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Tuesday, August 16, 2022

Tears for Katarina Johnson-Thompson and Eilish McColgan on golden night for duo

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Katarina Johnson-Thompson wiped away tears as she dedicated Commonwealth Games gold to the memory of her nan, who passed away last week.

England’s heptathlon queen won her first title for three years on an emotional night for the home nations.

Eilish McColgan brought the house down by winning Scotland the 10,000 metres title her mum Liz had twice held. And there was a bronze medal in the women’s 100m for British champion Daryll Neita.

Johnson-Thompson said: “My nan Mary unfortunately passed away a couple of days after I returned from the World Championships so it’s been a tough week and I’m just happy to get through it.”

McColgan hugged her mum and cried: “To win tonight is incredible. On the last lap I couldn’t hear myself think or breathe.”

Liz added: “As a mother, not even as a coach, to witness your daughter winning this race is amazing.”

Two-time Commonwealth 10,000m champion Liz McColgan kisses daughter Eilish after her daughter won the title in thrilling fashion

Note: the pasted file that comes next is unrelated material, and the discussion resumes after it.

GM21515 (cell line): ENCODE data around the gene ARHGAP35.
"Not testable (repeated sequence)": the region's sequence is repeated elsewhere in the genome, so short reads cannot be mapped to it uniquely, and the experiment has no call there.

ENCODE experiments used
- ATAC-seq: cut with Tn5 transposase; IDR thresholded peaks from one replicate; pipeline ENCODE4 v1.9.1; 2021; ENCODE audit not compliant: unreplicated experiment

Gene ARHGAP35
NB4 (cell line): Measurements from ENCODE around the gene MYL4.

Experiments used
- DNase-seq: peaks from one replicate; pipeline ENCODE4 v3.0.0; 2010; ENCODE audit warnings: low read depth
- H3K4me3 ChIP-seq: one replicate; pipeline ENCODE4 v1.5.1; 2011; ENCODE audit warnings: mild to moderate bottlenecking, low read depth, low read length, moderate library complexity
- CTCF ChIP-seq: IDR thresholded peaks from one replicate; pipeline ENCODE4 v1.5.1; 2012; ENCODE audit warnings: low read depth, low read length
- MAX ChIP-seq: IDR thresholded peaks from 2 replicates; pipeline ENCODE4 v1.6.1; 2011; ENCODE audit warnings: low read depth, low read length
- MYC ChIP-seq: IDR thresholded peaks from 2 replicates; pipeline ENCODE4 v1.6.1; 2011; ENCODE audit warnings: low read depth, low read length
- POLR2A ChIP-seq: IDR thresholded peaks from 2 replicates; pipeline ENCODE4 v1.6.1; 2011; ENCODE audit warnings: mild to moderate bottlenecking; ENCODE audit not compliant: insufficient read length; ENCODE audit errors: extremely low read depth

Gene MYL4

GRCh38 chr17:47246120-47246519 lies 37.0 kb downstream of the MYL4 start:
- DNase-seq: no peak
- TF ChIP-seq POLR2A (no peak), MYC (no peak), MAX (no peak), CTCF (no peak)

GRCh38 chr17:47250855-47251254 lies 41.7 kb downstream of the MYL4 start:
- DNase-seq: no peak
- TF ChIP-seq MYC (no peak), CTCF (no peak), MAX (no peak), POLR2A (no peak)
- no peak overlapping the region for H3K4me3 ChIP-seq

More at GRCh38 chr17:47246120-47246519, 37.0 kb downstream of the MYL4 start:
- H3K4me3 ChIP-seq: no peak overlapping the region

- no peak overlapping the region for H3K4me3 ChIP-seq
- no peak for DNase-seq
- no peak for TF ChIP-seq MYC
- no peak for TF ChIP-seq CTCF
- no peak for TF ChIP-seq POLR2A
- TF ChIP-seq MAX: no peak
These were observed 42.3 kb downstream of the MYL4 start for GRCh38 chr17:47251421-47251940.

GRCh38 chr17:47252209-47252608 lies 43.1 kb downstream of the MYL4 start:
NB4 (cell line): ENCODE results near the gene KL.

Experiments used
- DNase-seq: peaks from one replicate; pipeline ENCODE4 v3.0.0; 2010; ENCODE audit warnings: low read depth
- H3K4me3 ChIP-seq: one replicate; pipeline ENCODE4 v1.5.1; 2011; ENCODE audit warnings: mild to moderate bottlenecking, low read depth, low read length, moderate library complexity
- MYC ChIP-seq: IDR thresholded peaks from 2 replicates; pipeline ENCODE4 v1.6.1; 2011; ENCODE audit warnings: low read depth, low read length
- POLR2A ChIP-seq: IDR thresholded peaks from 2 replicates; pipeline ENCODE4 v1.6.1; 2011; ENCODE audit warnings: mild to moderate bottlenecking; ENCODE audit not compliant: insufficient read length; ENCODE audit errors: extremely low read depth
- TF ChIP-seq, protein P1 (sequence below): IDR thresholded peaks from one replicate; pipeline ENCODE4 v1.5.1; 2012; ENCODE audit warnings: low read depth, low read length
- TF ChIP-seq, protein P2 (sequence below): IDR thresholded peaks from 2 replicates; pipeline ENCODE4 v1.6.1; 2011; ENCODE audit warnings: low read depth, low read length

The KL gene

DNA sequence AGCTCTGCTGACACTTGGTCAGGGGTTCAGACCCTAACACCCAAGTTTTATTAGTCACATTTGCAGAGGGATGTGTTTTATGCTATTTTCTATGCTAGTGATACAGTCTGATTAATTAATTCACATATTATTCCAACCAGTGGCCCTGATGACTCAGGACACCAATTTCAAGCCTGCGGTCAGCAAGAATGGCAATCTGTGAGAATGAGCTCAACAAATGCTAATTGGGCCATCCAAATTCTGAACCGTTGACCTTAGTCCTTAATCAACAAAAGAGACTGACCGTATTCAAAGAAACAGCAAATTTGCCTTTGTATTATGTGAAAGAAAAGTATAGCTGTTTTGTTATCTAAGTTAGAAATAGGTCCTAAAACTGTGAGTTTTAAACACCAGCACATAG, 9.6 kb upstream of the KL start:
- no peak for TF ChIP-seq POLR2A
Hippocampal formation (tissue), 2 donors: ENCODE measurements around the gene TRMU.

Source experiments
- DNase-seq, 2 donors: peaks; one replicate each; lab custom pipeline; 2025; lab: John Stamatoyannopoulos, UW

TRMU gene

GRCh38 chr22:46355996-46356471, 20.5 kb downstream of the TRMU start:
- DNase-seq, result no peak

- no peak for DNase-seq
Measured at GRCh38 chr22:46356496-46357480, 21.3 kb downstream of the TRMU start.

Neita came up short in her bid to beat Olympic champion Elaine Thompson after running the race of her life – but in the semi-finals.

When it mattered most she could not replicate that time of 10.90 seconds – which would have won the final – and had to settle for bronze, with the five-time Olympic champion winning in 10.95secs.

“I am racing the fastest women to have ever existed, so it is great to get a medal,” sad the Londoner, who dethroned Dina Asher-Smith as British champion in June. “I just need to perform better in these finals.”

Daryll Neita is edged out by women’s 100m champion Elaine Thompson-Herah
Getty Images)

The disappointment was greater for England and Nethaneel Mitchell-Blake in a men’s 100m final won, in 10.02secs, by Kenya’s Ferdinand Omanyala.

A week after captaining Britain’s team at the world championships the Londoner pulled up early in the race and hobbled to the line.

His mood contrasted with that of Omanyala whose world title ambitions a week ago were thwarted by visa issues which meant he was only allowed into the America hours before the race.

There was no stopping him here as he flew out of the blocks to beat defending champion Akani Simbine (10.13) into second place, with British champion Jeremiah Azu 0.05secs out of the medals in fifth.


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